Calcium is a chemical element that is essential for living organisms.
Most of the calcium within the human body is found in teeth and bone. A small amount, about one percent of total body calcium, is dissolved in the blood.
Undissolved calcium is metallic and hard and is difficult to break or cut with a knife.
When we age, calcium deposits can be found in many parts of our bodies. Calcification of the walls of the arteries is common in people aged 65 and older. Calcification of the breasts is often seen in women after the age of 50.
So, to some degree calcification of arteries and internal organs can be regarded as a normal part of aging.
Due to their metallic nature and density, calcium deposits are easily detected by X-ray images. In the early days of cardiac imaging, doctors relied on detecting calcium, as it often was the only feature that stood out on radiographs of the heart.
If arterial calcification is abundant, the aorta and coronary arteries can be outlined on a plain radiographic image. Today these methods have been replaced by more sophisticated modern imaging techniques.
Coronary Artery Disease
The coronary arteries are important vessels that supply blood to the heart muscle. To be able to function normally, heart muscle cells need a continuous supply of blood, delivering vital nutrients of which oxygen is most valuable.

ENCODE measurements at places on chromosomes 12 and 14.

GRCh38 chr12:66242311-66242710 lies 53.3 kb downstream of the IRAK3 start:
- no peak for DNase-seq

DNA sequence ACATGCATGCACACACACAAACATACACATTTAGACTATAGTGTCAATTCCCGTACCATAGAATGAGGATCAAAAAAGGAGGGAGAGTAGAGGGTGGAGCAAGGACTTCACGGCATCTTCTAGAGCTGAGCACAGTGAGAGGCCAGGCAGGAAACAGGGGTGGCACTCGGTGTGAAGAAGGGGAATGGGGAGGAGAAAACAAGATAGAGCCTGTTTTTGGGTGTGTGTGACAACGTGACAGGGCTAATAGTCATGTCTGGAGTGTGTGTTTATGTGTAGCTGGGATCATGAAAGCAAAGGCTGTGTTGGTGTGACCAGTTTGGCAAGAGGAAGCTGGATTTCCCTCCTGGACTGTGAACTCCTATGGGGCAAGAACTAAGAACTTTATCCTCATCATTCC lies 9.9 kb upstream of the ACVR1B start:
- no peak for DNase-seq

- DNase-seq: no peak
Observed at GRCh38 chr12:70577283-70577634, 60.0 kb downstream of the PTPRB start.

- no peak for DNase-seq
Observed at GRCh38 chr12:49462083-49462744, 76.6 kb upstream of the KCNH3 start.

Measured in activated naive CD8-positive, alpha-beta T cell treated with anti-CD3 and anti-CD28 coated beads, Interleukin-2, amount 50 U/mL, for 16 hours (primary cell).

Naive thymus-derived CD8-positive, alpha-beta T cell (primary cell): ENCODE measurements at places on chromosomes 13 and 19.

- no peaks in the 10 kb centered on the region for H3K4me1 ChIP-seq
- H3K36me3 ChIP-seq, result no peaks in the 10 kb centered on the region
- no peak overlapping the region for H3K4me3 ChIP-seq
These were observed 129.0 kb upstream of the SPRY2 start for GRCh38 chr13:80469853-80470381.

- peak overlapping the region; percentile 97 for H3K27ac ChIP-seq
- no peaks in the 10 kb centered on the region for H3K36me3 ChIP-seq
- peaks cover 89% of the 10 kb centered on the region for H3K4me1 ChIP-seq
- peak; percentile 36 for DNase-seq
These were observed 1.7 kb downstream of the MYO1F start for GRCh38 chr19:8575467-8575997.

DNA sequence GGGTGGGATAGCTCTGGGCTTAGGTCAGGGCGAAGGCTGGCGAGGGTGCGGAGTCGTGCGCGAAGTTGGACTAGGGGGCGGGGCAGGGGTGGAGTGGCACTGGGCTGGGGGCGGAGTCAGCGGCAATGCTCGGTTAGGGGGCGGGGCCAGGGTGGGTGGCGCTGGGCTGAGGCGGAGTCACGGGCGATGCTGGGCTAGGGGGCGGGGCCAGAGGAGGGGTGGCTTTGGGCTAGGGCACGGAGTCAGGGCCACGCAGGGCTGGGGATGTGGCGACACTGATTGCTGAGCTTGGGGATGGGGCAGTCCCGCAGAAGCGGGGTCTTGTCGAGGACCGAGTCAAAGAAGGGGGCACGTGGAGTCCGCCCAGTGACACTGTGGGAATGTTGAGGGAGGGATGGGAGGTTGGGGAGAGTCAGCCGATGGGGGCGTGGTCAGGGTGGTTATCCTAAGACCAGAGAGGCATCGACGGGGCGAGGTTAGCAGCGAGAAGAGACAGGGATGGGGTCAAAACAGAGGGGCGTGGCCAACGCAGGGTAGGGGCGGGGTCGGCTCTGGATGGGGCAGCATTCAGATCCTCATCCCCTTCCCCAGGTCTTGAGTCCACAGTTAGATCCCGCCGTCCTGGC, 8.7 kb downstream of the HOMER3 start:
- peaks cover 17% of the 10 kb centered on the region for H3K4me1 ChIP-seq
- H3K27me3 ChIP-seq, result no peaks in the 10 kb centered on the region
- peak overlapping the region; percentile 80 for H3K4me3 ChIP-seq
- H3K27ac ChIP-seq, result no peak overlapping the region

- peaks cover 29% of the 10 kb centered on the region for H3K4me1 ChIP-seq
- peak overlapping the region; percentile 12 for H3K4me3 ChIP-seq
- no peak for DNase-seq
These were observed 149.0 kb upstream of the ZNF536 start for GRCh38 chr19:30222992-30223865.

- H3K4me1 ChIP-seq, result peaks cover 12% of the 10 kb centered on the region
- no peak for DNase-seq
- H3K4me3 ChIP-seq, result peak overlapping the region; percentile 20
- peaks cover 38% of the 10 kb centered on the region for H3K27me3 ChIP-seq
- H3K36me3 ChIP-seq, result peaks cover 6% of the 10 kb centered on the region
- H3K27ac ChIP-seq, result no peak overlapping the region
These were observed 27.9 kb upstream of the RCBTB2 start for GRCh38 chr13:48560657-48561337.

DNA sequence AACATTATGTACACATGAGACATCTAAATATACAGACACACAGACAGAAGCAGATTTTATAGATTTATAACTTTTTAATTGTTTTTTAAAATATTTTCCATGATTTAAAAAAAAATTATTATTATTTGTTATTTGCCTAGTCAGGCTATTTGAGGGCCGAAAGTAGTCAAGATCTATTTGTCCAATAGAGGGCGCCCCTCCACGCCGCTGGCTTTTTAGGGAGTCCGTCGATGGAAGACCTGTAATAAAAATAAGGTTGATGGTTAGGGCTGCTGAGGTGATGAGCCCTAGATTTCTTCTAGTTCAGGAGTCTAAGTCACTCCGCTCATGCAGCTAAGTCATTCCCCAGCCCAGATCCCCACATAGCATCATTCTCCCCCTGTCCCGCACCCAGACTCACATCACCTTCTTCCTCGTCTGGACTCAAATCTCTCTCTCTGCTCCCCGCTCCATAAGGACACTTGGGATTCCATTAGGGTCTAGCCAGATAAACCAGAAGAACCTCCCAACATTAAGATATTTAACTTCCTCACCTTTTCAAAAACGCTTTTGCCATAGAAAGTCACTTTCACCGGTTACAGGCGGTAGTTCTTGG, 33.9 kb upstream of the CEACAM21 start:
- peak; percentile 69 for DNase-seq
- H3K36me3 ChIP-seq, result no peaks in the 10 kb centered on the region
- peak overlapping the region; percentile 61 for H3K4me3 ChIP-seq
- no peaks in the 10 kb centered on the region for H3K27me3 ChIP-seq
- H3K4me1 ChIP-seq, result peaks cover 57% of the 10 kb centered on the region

Atherosclerosis is a chronic inflammatory condition that may cause narrowing of arteries, and rupture of arterial plaques, resulting in blood clotting (thrombosis) and sudden disruption of blood flow. Due to several different reasons, the coronary arteries are very prone to atherosclerosis
If the supply of blood is disrupted, parts of the heart muscle may die and will be replaced by scar tissue. This can compromise the ability of the heart to pump blood to the organs of the body.
The term acute heart attack (myocardial infarction) refers to a situation where there is a sudden blockage (occlusion) of blood flow in a coronary artery.